First, the full frame, 43 frames @ 4 sec = 172 sec total. Neptune is the small blue dot to the right (west) and slightly below (south of) phi Aqr (phi Aqr is close to center of frame). North is up. 

neptune-Stack_43frames_172s.jpg

 

Next, a tight crop of same image showing phi Aqr (upper left) and Neptune and Triton (lower right)

neptune-cropped-Stack_43frames_172s.jpg

 


Edited by GoFish, 11 September 2019 - 05:01 PM.

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#15 CarrieTN

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Posted 11 September 2019 - 03:49 PM

 Very cool!  We just got our scope fixed and hope to view!!



#16 Tyson M

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Posted 11 September 2019 - 09:08 PM

I am going to attempt this observation tonight.  The moon will be fairly close to the pair though at certain times.



#17 Aquarellia

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Posted 12 September 2019 - 04:15 AM

Nice post!

 

Here my contribution - Date 20190907 21h30 UTC

Mewlon 250 CRS f10 EP 7mm (360X)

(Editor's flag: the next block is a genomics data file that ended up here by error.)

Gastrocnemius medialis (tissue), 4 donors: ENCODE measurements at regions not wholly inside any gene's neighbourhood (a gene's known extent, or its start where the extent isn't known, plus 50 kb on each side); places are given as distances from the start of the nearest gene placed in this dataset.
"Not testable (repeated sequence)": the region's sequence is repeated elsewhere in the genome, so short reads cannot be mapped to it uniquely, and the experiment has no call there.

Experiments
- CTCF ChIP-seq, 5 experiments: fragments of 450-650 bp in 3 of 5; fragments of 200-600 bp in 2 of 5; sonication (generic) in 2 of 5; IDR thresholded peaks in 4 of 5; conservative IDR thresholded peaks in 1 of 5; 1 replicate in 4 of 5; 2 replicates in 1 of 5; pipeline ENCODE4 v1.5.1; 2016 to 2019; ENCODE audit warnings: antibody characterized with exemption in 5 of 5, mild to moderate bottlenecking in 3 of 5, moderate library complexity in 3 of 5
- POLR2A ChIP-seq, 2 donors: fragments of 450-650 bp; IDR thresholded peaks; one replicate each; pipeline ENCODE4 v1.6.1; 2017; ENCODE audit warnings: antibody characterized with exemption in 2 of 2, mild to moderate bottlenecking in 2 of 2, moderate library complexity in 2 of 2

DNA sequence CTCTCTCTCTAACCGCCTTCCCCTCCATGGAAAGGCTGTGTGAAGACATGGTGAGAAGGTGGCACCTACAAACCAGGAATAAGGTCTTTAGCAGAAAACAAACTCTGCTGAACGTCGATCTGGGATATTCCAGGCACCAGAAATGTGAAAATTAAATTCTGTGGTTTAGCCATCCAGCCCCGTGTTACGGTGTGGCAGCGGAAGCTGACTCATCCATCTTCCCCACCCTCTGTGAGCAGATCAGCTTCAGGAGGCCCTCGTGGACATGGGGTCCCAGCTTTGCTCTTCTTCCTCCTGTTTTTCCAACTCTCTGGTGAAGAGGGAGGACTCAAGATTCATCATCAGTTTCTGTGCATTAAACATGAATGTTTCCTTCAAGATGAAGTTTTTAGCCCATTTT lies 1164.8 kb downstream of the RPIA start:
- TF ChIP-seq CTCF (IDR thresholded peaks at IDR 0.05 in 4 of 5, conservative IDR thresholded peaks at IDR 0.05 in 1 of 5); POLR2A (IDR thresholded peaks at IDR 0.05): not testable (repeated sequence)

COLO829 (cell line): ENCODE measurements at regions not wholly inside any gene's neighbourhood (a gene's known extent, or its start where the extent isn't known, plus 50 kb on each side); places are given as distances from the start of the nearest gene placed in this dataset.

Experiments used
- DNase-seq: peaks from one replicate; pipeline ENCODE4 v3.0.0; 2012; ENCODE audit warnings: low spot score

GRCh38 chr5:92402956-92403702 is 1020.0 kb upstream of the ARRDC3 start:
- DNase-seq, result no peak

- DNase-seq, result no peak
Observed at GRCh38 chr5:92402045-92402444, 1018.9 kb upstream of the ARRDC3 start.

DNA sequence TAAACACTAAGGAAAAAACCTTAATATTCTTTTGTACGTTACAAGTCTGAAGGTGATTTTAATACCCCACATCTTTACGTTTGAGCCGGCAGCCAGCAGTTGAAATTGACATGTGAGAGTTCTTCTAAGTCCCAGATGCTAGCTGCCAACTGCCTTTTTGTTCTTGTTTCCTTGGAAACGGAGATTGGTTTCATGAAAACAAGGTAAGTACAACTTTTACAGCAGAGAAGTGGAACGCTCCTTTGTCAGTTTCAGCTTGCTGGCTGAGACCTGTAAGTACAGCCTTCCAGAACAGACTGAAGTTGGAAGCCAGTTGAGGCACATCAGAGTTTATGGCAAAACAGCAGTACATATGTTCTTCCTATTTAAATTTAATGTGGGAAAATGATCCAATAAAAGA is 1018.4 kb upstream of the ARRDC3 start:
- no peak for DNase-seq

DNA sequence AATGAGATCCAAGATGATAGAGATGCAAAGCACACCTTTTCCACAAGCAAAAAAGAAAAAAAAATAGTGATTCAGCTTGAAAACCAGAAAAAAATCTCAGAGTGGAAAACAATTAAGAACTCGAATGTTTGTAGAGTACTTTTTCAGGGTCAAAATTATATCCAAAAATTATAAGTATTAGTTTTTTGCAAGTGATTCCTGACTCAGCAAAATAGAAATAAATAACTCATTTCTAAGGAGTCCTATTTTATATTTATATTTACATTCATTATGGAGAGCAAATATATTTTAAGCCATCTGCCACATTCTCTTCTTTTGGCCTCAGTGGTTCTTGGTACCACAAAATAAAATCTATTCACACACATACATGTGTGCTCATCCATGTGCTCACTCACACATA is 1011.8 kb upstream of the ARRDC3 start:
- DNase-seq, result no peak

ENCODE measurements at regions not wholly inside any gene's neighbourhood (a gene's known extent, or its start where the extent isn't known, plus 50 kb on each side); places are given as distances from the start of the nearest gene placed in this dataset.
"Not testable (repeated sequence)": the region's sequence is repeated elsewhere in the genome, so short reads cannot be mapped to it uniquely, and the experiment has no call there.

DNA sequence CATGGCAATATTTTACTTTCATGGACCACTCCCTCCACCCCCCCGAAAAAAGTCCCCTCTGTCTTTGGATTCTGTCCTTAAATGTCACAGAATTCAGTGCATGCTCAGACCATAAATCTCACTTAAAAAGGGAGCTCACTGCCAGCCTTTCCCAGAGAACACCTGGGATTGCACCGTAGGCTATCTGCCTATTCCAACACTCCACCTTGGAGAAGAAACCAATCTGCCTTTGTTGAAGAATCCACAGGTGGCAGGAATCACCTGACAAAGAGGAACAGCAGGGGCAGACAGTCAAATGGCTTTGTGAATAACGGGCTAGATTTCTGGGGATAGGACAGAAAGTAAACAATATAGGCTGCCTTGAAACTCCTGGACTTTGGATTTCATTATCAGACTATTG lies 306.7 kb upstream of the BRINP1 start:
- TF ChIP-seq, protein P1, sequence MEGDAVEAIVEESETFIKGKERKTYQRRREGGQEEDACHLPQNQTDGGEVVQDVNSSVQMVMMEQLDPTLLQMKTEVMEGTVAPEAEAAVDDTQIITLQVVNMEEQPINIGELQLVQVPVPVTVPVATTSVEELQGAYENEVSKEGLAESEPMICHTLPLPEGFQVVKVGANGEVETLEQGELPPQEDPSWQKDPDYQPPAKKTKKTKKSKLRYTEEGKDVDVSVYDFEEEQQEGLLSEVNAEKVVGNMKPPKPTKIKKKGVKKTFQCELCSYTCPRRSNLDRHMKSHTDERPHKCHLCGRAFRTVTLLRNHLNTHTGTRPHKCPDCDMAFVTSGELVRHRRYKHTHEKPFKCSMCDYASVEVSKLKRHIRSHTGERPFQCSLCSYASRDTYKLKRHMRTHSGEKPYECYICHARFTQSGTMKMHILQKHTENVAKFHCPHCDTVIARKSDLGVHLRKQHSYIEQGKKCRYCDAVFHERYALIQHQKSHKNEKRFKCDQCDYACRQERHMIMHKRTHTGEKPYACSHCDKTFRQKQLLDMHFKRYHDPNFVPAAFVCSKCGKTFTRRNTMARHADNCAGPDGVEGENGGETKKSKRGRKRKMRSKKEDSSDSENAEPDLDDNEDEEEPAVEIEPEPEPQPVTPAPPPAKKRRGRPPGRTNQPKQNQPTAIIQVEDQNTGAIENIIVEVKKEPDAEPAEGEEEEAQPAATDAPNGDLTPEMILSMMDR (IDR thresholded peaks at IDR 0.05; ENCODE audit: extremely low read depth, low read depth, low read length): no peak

neptune20190907b_l.jpg

 

Sketch made on white paper at the EP with shape and color definitions.  The day after, on same paper, watercolor and inverted after scanning

 

Clear sky to you all

Michel


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#18 GoFish

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Posted 12 September 2019 - 08:59 AM

Nice post!

 

Here my contribution - Date 20190907 21h30 UTC

Mewlon 250 CRS f10 EP 7mm (360X)

 

attachicon.gif neptune20190907b_l.jpg

 

Sketch made on white paper at the EP with shape and color definitions.  The day after, on same paper, watercolor and inverted after scanning

 

Clear sky to you all

Michel

The eye sees this better than the camera. Nice. 


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#19 Tyson M

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Posted 12 September 2019 - 12:11 PM

I was too busy messing with my EQ mount and got clouded out at my dark site unexpectedly.  I missed this :(



#20 Dave Mitsky

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Posted 20 September 2019 - 01:16 PM

I observed Neptune again last night using the 17" f/15 classical Cassegrain at the Naylor Observatory at 116 and 259x.  Neptune was farther from the fourth-magnitude star Phi Aquarii than the last time that I had observed it but both objects were still within the 26 arc minute field of view of a 56mm Meade Super Plössl (116x).

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#21 Tyson M

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Posted 22 September 2019 - 08:27 PM

I observed Neptune on Sept 17, 2019.  First time for me! 

 

From the backyard the seeing let me push the magnification to 250x, which is rare for me.  Still small image scale, but a perfect little blue marble in the 8" mak.